A Valentine for Wild Animal Neighbors

Wild Animal Neighbors: Sharing Our Urban World has been named to the list of Top 10 Books on Sustainability for Youth for 2014 by Booklist in their February 15 issue. Happy to be sharing the list with these other fine books (waves to Sy):

The Case of the Vanishing Honeybees: A Scientific MysteryBy Sandra Markle. 2013. illus. Millbrook, $29.27 (9781467705929). Gr. 3–6.

Farmer Will Allen and the Growing Table. By Jacqueline Briggs Martin. Illus. by Eric-Shabazz Larkin. 2013. Readers to Eaters, $17.95 (9780983661535). Gr. 1–4.

Flight of the Honey Bee. By Raymond Huber. Illus. by Brian Lovelock. 2013. Candlewick, $16.99 (9780763667603). PreS–Gr. 2.

It’s Our Garden: From Seeds to Harvest in a School Garden. By George Ancona. Illus. by the author. 2013. Candlewick, $16.99 (9780763653927). K–Gr. 3.

Parrots over Puerto Rico. By Susan L. Roth and Cindy Trumbore. Illus. by Susan L. Roth. 2013. Lee & Low, $19.95 (9781620140048). Gr. 2–5.

Picture a Tree. By Barbara Reid. Illus. by the author. 2013. Albert Whitman, $16.99 (9780807565261). PreS–Gr. 1.

Planet Ark: Preserving Earth’s Biodiversity. By Adrienne Mason. Illus. by Margot Thompson. 2013. Kids Can, $18.95 (9781554537532). Gr. 3–6.

The Tapir Scientist: Saving South America’s Largest Mammal. By Sy Montgomery. Illus. by Nic Bishop. 2013. Houghton, $18.99 (9780547815480). Gr. 5–8.

The Tree Lady: The True Story of How One Tree-Loving Woman Changed a City Forever. By H. Joseph Hopkins. Illus. by Jill McElmurry. 2013. Simon & Schuster/Beach Lane, $16.99 (9781442414020). Gr. 1–3.

The Next Big Thing Is…..

Urban wildlife! I’ve been tagged by Shennen Bersani on this blog tour, which originated in Australia and has been surfing its way around the intertubes. I’m blogging today about my forthcoming book, out this fall from the Twenty-First Century Books imprint of Lerner Publishing Group.

What is the working title of your new book?


Where did the idea come from for the book? 

From my previous book, Elephant Talk: The Surprising Science of Elephant Communication. I was drawn in to the problem of human-wildlife conflict, detailed in the “Gods and Monsters” chapter of that book. Elephants come into conflict with people as humans encroach on their habitat. In Kenya, there is violent conflict between farmers and elephants. In Thailand, out-of-work mahouts and their elephants end up begging on the streets of Bangkok. I wanted to explore urban wildlife beyond the species that first come to mind (raccoons), to think of all the ways our modern way of life poses challenges for wildlife.

What genre does your book fall under?

Nonfiction for 10-18 year olds.

Which actors would you choose to play in your movie rendition?

The PBS program Nature has already aired two great documentaries about two of the animals featured in the book, crows and raccoons. Both are by Canadian director Susan Fleming and originally aired on the CBC program The Nature of Things. I highly recommend those. But for the animated version, if Pixar is doing the movie and Brad Bird is directing:

Black Bear = Jack Black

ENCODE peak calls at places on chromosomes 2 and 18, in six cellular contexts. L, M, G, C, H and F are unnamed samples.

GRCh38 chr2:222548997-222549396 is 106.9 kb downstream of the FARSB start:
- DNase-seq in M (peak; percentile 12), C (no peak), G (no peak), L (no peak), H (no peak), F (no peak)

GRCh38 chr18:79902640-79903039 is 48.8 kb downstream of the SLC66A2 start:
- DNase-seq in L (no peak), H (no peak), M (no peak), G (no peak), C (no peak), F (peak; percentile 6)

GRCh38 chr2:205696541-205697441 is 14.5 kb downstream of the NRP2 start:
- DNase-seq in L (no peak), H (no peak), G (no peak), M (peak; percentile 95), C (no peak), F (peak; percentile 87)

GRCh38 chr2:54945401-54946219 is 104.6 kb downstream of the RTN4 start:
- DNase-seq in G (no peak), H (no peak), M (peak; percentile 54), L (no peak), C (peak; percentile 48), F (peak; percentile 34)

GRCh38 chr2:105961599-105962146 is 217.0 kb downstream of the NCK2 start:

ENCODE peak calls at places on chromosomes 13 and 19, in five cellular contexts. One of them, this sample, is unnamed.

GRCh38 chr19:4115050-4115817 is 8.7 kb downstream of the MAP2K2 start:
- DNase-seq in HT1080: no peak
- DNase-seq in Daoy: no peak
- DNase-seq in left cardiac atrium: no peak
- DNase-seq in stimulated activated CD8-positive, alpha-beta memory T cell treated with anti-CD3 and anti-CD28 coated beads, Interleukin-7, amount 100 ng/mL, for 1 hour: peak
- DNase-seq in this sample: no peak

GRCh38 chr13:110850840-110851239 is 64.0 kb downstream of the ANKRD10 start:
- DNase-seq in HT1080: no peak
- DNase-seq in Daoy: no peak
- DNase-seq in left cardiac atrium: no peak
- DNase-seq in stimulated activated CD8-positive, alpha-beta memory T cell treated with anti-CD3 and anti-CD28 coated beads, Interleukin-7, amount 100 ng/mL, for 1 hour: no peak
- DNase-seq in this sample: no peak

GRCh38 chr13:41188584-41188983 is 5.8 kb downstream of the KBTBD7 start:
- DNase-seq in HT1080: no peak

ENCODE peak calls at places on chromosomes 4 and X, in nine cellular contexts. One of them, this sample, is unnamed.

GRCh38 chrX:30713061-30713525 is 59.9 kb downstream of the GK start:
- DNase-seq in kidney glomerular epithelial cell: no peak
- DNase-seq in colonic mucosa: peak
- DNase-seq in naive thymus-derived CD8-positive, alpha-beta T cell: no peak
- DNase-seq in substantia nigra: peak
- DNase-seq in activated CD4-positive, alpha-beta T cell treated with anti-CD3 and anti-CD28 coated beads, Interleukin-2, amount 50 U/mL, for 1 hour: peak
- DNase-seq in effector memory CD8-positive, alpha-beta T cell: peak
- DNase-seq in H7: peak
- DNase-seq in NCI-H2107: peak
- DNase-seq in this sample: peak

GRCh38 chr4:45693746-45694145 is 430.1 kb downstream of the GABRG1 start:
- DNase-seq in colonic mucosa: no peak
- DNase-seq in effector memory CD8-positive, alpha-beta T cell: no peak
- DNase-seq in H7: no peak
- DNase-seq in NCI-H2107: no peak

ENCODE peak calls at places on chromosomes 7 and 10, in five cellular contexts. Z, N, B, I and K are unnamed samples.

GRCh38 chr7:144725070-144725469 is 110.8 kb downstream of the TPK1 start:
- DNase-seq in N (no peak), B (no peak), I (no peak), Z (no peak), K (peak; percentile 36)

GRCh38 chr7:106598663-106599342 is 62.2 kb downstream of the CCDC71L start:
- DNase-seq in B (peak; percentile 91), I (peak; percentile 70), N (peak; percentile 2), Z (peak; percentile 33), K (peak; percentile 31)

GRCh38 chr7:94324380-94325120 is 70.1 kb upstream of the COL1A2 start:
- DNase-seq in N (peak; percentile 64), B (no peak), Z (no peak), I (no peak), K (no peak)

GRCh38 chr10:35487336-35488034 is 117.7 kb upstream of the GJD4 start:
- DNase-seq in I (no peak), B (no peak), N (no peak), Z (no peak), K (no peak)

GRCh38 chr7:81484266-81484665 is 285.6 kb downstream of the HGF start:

Mountain Lions = Leonardo DiCaprio, Angela Bassett

Raccoon = Ellen DeGeneris

Coyote = Lou Diamond Philips

Jungle Crow = Ken Watanabe

Gray-headed Flying Foxes =  Nicole Kidman, Hugh Jackman

Loggerhead Turtle = Owen Wilson

Alligator = Tommy Lee Jones

What is the one sentence synopsis of your book?

Ours is an urban planet, and we have to learn to share it with our wild neighbors.

Who is publishing your book?

The Twenty-First Century Books imprint of Lerner Publishing Group.

How long did it take you to write the first draft of the manuscript?

The initial research and writing took about a year.

What other books would you compare this story to within your own genre?

I’d hope it rises to the level of Sandra Markle’s The Case of the Vanishing Yellow Frogs: A Scientific Mystery (Millbrook Press, 2012), also from Lerner, in its presentation of science and the way scientists study wild animals. It’s less like Julie Feinstein’s fine book, A Field Guide to Urban Wildlife: Common Animals of Cities & Suburbs and How They Thrive (Stackpole 2011). Wild Animal Neighbors is more global in its scope. In each chapter of my book, I cover the challenges faced by one species in a particular  city, highlighting one issue, such as habitat loss, habitat fragmentation, or light pollution. I think Julie’s book and mine complement each other. Better together, as a certain online bookseller says.

Who or what inspired you to write this book?

In my former life as a science editor at a university press, I signed up biologist Stephen DeStefano to write a book on urban wildlife for adults, called Coyote at the Kitchen Door: Living with Wildlife in Suburbia. That book, and learning about human-wildlife conflict in Asia and Africa, inspired me to write about the many varied ways wildlife can be urban. My own childhood included some years in Southeast Asia, where urban and suburban wildlife included reptiles like geckos and tokay lizards. I once found an ant’s nest inside my bedroom curtains!

What else about the book might pique the reader’s interest?

Urban wildlife might summon up images of familiar city species such as cockroaches, rats, pigeons, and raccoons. But in other parts of the U.S., urban wildlife can mean sea turtles, alligators, even mountain lions. And in Australia, giant bats!

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You can follow Wild Animal Neighbors on Facebook, and Citycritter on Twitter.

Teachers, are you looking for ways to use nonfiction in your classroom to meet the new Common Core standards? Want high-interest nonfiction to improve students’ nonfiction literacy? Check the book’s page on the Lerner website later this fall for free eSource materials for use in the classroom.